Excerpt of: Sarah and the Governor
Sarah sighed as the Ghost, Booam, entered through the outside wall of her house and handed her a scroll. “Delivery from the House of Wizards,” he said.
“What do those, er, wonderful people want?”
“Open the scroll and see for yourself. I’m only the messenger. And I’m going to tell the Governor of Magic what you were going to say.”
Sighing again, Sarah said, “When the House of Wizards created Ghosts, they did the wrong thing giving you personalities.”
“They thought life would be more fun that way.”
“Speaking of fun, you didn’t go next door and tell my neighbor you were her dead husband again, did you? She thinks he’s trying to reach her from the dead.”
Booam snorted. “Ziles are so naïve. They think Ghosts are actually dead people.”
“Just because Ziles don’t know about magic, it doesn’t make them any less important.”
“Whatever. Look, will you just read the stupid message and reply to it so I can go back to Lansing and leave this nasty city?”
Sarah grinned. “You don’t like Flint?”
Booam rolled his eyes.
~ ~ ~
Excerpt of: Sorrow, Rain, & Amenheo
Kyrick clutched his cloak tighter, the chilly wet drizzle continuing to harass our progress. A glance at the gray sky revealed no hint as to when it would end. Taking a look around at his companions and noticing their heads bent against the wind and rain he urged his mount forward to catch up with the leader of this cavalry column of eight, Lord Knight Tillmen. Pulling up beside him Kyrick drew breath to speak. Jack was a good leader, as good a Knight as there was, but there were times when it was best to remind him of others, for they were exhausted.
“Jack,” Kyrick said, “we’ve been at this for better than two days now. The men and the mounts are both spent. It will be dark soon; we won’t catch anybody especially in these conditions.”
There was a pause for just a moment as Jack appeared to be studying the way his breath formed white clouds in the chilly air. It seemed Kyrick would get no response and he almost repeated his statement. But finally Jack responded.
“You are right my friend, signal the halt.”
Jack turned to face his men as Kyrick signaled for them to dismount. Jackutal’s form could only be described as muscular and hard though at this moment it was covered in plate mail. His face rugged and powerful, vivid blue eyes drew in an onlooker’s, the intensity behind those orbs kept your gaze. Jack presence radiated to those around him you could feel his resolve.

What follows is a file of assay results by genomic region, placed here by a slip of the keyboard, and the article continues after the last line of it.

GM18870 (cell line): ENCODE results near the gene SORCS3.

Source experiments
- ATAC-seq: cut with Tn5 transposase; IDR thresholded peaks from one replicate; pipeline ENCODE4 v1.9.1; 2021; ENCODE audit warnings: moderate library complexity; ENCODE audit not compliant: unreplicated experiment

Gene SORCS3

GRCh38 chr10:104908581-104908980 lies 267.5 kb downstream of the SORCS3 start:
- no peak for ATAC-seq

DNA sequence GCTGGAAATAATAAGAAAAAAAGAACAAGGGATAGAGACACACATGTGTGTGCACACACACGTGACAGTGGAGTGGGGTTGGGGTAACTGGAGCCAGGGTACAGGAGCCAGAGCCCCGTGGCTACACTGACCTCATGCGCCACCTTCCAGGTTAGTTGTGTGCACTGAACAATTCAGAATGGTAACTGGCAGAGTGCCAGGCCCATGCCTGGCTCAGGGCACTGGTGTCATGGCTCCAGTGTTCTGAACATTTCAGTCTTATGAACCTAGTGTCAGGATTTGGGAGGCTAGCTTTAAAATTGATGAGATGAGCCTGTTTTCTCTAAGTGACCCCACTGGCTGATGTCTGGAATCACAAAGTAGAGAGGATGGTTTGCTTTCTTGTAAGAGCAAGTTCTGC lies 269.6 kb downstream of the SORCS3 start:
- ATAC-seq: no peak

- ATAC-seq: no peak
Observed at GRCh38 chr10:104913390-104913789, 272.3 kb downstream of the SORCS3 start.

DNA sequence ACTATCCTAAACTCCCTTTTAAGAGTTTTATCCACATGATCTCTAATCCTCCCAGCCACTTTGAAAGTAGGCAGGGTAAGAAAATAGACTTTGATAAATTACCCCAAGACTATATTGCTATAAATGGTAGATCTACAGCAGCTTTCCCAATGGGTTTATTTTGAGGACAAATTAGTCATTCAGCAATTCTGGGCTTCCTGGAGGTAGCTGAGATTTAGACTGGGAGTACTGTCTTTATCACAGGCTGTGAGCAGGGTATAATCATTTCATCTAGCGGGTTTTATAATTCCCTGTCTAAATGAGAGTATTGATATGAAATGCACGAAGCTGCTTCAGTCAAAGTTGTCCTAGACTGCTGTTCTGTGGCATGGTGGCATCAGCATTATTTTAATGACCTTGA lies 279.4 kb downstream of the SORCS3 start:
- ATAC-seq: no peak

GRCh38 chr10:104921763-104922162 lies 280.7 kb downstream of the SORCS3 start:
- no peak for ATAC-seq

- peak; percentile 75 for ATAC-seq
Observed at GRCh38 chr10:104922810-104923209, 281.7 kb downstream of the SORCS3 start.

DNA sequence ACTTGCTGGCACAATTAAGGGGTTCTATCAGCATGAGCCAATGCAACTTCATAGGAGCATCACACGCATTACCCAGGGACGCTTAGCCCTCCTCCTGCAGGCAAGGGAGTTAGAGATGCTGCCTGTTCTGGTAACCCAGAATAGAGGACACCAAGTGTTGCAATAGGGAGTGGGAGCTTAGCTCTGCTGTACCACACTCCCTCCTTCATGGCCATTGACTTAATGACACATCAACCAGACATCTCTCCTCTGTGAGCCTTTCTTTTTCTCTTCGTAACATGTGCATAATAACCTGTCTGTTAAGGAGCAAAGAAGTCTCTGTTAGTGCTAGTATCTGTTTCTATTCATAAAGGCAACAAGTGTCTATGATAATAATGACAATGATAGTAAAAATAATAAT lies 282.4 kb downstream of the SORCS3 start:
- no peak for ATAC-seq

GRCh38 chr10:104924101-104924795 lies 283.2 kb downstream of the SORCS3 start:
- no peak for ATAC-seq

~ ~ ~
Excerpt of: Some Simple Business
Gabriel hit the wall hard. His massive frame left cracks in the plaster. As he fell to the floor, the colossal body guard lumbered towards him. The man looked like a bald gorilla with milky white eyes.
From behind the behemoth, Reginald Carstairs the Third laughed. "His mouth is writing checks his body can't cash it seems. Gabriel, if you're going to talk the talk, you better walk the walk. Finish him quickly so I can finish my business." Carstairs didn't walk so much as swagger. He looked rather out of place in the old dingy warehouse. His sharp three piece suit in pale blue didn't quite fit.
Then again, the three shivering teens on the floor didn't fit here either. Gabriel had discovered just this night that Carstairs was planning to sell them to some other worldly interest.
That interest was waiting, partially hidden by the shadows in one corner. One of them spoke in a voice that reminded Gabriel of nothing so much as a cold wind blowing off a septic tank. "Interesting. You have provided us a show as well as a meal. We shall enjoy watching the death of the Watchman, Carstairs."
~ ~ ~
Excerpt of: Hidden Knowledge
A wet miasma of smoke, concrete and caramelized wood surrounded Max. Moving with studied care demanded by his bruised form, he turned his head to where he thought was up. His guess was apparently correct. It had to be gravity compelling the granulated waterfall of rain dampened soil and debris o the once-grand edifice onto his battered body in response to his slightest movement. He surmised it had been gravity that had drawn him down, past the basement, and into this place of dampness, rainbows playing across wet outcroppings of beams that once held gilded ceilings.
The impact must have knocked him senseless, but for how long. In this chasm, day and night appeared to have no relevance. Max blinked as a flash of incandescence flashed across his face like a floodlight. Blinded for a moment, he tried to still his breath as he cupped his free hand over his eyes. There it was again, framing the forms that had resulted in his descent into this apparent abyss.
His day had begun, as five out of seven did, to the summons of the alarm clock. As a senior adjuster, he could have stayed in the office doing phone or paper claims. Since this past summer’s vacation, however, he found himself choosing the on site inspections more often than not. He had also surprised his co-workers by returning with his vacation mustache in place. They teased him at first about the salted growth, but he thought it easier to ride that out than having to explain the scar it concealed; not merely the one souvenir he had brought back from his vacation, but the only tangible proof that it hadn’t all been a dream, if not the early onset of senility.